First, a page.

Because the mode-3 rank of 𝓖j is 4, then h3j4j3h4. Next, we show why the mode-3 rank of 𝓖j is not equal to 4 if h3j4 = j3h4. Suppose h3 = 0, then j3h4 = 0. This yields three possibilities. The first case is j3 = 0,h4 ≠ 0, then all the entries of the third slice are equal to zeros. The second case is j3 ≠ 0,h4 = 0, if j4 = 0, then all the entries of the fourth slice are equal to zeros; if j4 ≠ 0, by subtracting j4/j3 times the third slice from the fourth slice (or j3/j4 times the fourth slice from the third slice), we can turn j4 (or j3) into zero, then all the entries of the fourth (or third) slice are equal to zeros. The third case is j3 = 0,h4 = 0, then all the entries of the third slice are equal to zeros. The situations where we suppose that j4 = 0 or j3 = 0 or h4 = 0 can be dealt with analogously. Suppose h3,j4,j3,h4 are nonzero, by subtracting h4/h3 times the third slice from the fourth slice (or h3/h4 times the fourth slice from the third slice), we can turn h4 and j4 (or h3 and j3) into zeros. Then all the entries of the third slice (or the fourth slice) are equal to zeros. From the above discussion we can see that, if h3j4 = j3h4, there always exists a slice whose entries are all equal to zeros. This implies that the mode-3 rank of 𝓖j is 3. Thus we draw the conclusion that h3j4j3h4.

Now we prove that i2 must be equal to zero, because i2 can be turned into zero only through (2, 3) or (3, 4) entry of the second slice or through (2, 4) entry of the third or (2, 4) entry of the fourth slice. However, (2, 3) and (3, 4) entries of the second slice, (2, 4) entry of the third and fourth slices are all equal to zeros. This means in the process of transforming 𝓖j into canonical form, i2 can’t be turned into zero. Therefore, we must have i2 equal to zero.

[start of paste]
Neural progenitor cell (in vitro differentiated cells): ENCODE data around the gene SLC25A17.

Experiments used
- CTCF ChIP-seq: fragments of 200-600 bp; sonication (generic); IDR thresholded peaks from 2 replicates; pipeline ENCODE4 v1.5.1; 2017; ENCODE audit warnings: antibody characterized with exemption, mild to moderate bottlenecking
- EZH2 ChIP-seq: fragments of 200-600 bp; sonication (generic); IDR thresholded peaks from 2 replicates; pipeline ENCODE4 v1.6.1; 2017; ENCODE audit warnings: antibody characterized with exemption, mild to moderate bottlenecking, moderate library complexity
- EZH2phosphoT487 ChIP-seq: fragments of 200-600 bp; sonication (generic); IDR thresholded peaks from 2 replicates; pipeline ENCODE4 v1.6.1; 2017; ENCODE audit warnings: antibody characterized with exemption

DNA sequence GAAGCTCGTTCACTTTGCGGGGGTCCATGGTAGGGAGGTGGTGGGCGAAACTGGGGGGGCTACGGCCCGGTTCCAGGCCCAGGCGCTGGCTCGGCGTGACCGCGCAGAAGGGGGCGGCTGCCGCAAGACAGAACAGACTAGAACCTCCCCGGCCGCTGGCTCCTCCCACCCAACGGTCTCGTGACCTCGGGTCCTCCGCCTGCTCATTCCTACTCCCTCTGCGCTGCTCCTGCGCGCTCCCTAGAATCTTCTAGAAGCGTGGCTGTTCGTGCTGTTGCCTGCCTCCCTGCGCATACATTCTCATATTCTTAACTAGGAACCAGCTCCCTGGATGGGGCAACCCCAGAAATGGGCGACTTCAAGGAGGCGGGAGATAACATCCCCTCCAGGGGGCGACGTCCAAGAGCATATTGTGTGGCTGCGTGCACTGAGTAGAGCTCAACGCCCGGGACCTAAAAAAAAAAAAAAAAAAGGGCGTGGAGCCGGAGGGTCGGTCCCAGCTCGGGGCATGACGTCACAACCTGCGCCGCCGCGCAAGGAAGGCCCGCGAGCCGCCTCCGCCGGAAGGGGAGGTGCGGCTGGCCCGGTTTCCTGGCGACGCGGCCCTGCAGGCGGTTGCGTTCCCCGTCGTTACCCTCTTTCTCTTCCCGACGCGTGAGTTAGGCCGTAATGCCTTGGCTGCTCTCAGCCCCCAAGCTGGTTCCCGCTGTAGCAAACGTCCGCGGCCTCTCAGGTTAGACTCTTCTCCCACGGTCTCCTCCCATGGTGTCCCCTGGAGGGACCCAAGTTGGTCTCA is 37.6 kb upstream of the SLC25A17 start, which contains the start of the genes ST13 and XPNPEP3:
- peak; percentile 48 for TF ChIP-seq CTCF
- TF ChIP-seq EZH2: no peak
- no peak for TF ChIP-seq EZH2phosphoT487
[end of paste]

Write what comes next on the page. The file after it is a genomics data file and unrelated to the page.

Now we prove how we turn 𝓖j into canonical form if e2 ≠ 0,e3 = e4 = f2 = f3 = f4 = g2 = g3 = g4 = 0, under conditions that i2 = i3 = i4 = 0 and h3j4j3h4. In fact, under these conditions, 𝓖j have the following form

[10000e2h2j200h3j300h4j4010000000000000000100000000000000001000000000000].

Firstly, we discuss how to standardize the last two slices. Because h3j4j3h4, suppose h3 = 0, then j3h4 ≠ 0. If j4 = 0, then the third slice only has its (1, 4) entry j3 nonzero, the fourth slice only has its (2, 3) entry h4 nonzero. We normalize them to one. By exchanging the third slice and the fourth slice, then we obtain the following form

[10000e2h2j200100001010000000000000000100000000000000001000000000000].(10)

If j4 ≠ 0, by subtracting j4/j3 times the third slice from the fourth slice, we can turn j4 into zero. After this, the third slice only has j3 is nonzero, the fourth slice only has h4 is nonzero. Similarly, we normalize them to one. By exchanging the third slice and the fourth slice, then we obtain (10). The situations where we suppose that j4 = 0 or j3 = 0 or h4 = 0 can be dealt with analogously.